At this year’s Oscars, will anyone emulate Julia Roberts, who waved aside the ”stick man” (orchestra conductor Bill Conti) during her ”Erin Brockovich” thank-yous last year and went on for nearly four minutes thanking everyone she’d ever met (except, embarrassingly, Brockovich herself)? Not if Hollywood publicist Howard Bragman has his way. Bragman, whose firm represents Oscar host Whoopi Goldberg, penned an essay in the Los Angeles Times Monday, pleading with winners to keep their speeches brief. He wrote that it’s fine to ”thank the one or two people who really made a difference in your life and this project,” but urged winners to show their gratitude to managers and agents off-camera, maybe with a bottle of Dom Perignon.
”I’m trying to be helpful and make the show more entertaining,” Bragman tells EW.com. The aptly named Bragman says he’s written hundreds of awards speeches for clients, notably ”Forrest Gump” producer Steve Tisch’s best-picture speech, where Tisch pithily thanked his ”four best friends,” letting all his acquaintances believe they were among those being thanked. ”People tend to forget when they go on stage that there’s a billion people watching, that not everybody knows who ICM is.” says Bragman, ”Your publicist isn’t going to tell you because Pat Kingsley wants to hear her name.”
While no one has approached Greer Garson’s record-setting five-and-a-half-minute speech from 1943 (she won best actress for ”Mrs. Miniver”), the Academy has tried in vain to stem speech creep. Last year, despite the incentive of a free high-definition TV for the orator of the shortest acceptance speech, 17 of the 23 thank-yous went beyond the 45-second limit, helping drag the show out 25 minutes beyond its allotted three hours.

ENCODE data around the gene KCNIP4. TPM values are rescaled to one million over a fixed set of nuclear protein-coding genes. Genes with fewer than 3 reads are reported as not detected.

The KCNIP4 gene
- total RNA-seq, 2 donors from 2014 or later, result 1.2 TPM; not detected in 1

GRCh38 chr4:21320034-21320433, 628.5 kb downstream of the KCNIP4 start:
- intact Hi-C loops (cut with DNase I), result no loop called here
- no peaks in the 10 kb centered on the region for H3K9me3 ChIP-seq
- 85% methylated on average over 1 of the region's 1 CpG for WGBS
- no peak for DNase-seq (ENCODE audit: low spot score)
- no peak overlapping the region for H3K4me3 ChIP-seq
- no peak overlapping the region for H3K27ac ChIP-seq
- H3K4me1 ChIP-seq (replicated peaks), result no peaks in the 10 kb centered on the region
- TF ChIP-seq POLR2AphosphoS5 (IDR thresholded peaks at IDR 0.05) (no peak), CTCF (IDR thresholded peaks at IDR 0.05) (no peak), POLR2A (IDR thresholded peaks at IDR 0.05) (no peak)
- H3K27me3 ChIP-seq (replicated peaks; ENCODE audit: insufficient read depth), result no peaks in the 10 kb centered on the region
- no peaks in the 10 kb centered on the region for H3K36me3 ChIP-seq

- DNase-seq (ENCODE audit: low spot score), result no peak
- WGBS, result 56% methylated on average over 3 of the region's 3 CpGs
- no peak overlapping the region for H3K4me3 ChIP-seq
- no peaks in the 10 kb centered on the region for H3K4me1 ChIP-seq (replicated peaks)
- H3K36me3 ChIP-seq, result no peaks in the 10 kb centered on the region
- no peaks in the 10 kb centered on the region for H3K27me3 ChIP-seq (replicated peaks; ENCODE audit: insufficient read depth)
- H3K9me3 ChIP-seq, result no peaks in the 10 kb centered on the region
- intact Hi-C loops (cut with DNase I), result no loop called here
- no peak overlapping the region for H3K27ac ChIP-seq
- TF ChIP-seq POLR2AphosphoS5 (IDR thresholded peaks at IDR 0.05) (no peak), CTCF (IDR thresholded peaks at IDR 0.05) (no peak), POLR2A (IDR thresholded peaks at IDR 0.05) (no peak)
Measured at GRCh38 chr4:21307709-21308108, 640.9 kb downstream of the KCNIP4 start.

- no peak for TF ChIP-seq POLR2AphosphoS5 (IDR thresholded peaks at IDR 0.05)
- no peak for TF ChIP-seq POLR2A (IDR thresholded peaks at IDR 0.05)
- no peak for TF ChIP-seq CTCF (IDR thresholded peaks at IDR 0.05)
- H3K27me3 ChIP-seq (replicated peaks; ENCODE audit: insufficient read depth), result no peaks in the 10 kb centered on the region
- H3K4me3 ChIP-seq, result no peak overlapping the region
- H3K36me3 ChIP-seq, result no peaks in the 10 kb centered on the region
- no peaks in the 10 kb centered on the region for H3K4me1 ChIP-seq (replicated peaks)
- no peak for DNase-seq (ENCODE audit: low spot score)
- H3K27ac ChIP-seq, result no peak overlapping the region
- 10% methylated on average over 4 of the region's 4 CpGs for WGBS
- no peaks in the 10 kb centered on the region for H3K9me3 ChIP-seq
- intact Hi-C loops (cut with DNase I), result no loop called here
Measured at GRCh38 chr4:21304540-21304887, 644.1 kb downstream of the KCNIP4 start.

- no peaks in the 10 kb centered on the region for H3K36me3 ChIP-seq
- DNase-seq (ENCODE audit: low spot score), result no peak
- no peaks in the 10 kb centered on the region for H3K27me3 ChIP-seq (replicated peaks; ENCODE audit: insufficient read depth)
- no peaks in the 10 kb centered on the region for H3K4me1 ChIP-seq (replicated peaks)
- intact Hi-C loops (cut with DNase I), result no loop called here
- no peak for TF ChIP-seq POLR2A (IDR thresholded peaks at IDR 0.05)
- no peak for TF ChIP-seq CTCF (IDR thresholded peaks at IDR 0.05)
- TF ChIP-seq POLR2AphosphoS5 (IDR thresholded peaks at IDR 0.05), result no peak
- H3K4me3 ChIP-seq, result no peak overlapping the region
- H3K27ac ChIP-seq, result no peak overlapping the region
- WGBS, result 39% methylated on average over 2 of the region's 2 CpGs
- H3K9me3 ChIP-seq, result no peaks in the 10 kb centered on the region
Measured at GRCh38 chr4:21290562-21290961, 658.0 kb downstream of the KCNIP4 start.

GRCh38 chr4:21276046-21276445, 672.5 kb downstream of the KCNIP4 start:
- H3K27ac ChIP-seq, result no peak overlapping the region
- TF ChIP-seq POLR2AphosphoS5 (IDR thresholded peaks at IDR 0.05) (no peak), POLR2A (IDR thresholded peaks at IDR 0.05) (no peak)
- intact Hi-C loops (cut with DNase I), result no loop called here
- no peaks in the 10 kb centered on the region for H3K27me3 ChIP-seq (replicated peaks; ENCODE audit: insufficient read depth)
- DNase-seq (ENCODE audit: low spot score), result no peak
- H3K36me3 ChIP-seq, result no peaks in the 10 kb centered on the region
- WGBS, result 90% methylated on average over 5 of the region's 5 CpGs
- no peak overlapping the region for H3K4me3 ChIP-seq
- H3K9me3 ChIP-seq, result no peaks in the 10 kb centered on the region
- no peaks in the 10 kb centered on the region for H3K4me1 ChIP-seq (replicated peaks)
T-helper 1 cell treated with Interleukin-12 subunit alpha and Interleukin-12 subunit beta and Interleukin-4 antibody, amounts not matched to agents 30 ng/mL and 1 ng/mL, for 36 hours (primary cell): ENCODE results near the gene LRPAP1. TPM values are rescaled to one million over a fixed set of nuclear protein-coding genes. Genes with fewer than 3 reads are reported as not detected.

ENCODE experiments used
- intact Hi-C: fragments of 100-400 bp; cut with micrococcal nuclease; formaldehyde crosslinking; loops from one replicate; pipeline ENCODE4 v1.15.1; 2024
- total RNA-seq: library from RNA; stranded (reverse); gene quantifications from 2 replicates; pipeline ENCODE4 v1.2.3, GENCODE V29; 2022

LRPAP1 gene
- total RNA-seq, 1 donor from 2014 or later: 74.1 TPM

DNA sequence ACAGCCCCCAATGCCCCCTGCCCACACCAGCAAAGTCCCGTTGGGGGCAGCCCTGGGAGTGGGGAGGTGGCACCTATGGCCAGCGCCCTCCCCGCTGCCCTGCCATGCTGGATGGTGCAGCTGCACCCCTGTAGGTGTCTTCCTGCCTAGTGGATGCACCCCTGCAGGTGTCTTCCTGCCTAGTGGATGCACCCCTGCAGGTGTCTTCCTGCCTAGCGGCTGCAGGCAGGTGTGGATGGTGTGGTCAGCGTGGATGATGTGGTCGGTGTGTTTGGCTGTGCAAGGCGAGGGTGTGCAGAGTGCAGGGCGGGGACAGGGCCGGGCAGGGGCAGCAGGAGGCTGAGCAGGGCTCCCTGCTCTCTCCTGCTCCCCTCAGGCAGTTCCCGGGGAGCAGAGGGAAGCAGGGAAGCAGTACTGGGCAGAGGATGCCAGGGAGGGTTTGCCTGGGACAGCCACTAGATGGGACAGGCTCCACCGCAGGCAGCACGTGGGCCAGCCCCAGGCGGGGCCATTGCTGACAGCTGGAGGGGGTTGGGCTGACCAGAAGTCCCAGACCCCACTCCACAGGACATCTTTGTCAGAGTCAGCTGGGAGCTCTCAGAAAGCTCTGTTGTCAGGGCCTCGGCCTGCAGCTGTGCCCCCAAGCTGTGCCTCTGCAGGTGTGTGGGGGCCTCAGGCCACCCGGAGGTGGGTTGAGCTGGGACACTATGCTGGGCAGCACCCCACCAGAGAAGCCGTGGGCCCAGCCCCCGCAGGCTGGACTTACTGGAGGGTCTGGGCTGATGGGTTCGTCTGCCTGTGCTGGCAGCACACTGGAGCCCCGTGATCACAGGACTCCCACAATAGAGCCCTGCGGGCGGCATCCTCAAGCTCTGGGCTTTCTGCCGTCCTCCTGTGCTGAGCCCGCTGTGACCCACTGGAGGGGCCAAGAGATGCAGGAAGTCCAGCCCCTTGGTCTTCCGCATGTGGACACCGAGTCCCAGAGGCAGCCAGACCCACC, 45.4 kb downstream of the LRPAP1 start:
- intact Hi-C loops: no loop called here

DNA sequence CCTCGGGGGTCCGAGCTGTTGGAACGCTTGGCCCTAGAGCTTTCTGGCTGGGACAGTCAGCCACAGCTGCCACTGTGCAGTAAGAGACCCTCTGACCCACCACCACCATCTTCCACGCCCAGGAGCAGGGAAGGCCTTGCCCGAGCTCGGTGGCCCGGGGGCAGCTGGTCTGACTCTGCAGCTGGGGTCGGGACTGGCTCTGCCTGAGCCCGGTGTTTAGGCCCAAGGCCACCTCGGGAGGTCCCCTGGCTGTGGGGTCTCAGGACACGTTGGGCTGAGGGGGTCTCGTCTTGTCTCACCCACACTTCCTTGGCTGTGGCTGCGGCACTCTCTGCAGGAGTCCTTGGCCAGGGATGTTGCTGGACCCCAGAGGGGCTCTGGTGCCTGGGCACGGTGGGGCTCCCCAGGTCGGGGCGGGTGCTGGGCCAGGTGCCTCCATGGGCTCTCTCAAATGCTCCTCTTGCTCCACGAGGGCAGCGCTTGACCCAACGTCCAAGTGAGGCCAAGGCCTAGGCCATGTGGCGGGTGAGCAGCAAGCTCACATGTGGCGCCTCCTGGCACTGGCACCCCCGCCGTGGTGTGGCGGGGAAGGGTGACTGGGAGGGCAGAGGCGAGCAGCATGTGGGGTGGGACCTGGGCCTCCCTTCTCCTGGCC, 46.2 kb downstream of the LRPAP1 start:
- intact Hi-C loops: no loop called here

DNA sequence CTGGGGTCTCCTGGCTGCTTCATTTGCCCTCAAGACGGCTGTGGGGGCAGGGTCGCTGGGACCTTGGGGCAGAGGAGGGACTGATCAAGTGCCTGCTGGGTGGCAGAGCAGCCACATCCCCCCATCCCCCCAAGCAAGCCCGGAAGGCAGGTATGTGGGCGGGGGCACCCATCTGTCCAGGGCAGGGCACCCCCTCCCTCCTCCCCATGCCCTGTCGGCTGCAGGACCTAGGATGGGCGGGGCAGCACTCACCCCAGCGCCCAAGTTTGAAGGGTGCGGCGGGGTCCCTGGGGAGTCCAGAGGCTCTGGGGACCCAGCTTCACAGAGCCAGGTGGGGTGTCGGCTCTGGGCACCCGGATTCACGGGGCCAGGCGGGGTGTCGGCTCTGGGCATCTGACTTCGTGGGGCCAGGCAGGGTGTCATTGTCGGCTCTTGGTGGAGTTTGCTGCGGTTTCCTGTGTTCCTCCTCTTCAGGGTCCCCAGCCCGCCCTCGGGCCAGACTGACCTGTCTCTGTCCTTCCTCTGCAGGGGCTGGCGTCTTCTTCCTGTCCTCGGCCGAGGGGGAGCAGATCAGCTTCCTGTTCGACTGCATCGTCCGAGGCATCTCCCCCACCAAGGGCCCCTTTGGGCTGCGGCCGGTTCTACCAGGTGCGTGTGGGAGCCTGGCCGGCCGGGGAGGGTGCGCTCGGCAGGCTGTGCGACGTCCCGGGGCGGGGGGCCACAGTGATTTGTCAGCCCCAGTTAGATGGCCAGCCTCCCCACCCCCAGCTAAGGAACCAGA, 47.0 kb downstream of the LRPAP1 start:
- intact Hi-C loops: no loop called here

”No one wants to know about your makeup man and your hairdresser and that stuff,” Oscar show producer Gil Cates said at the time. ”You make three people happy and you send a half-million [viewers] to the refrigerator.” The Academy has no short-speech premiums planned this year.
Those nominees who do want to spiff up their speeches can call Bragman, who’s offering free tips. Still, if someone as notable as Julia Roberts wants to stretch out the moment for which she’s been waiting her whole life, not even the stick man is going to stop her. As she said to Conti last year, ”Sir, you’re doing a great job, but you’re so quick with that stick. So why don’t you sit, because I may never be here again.”
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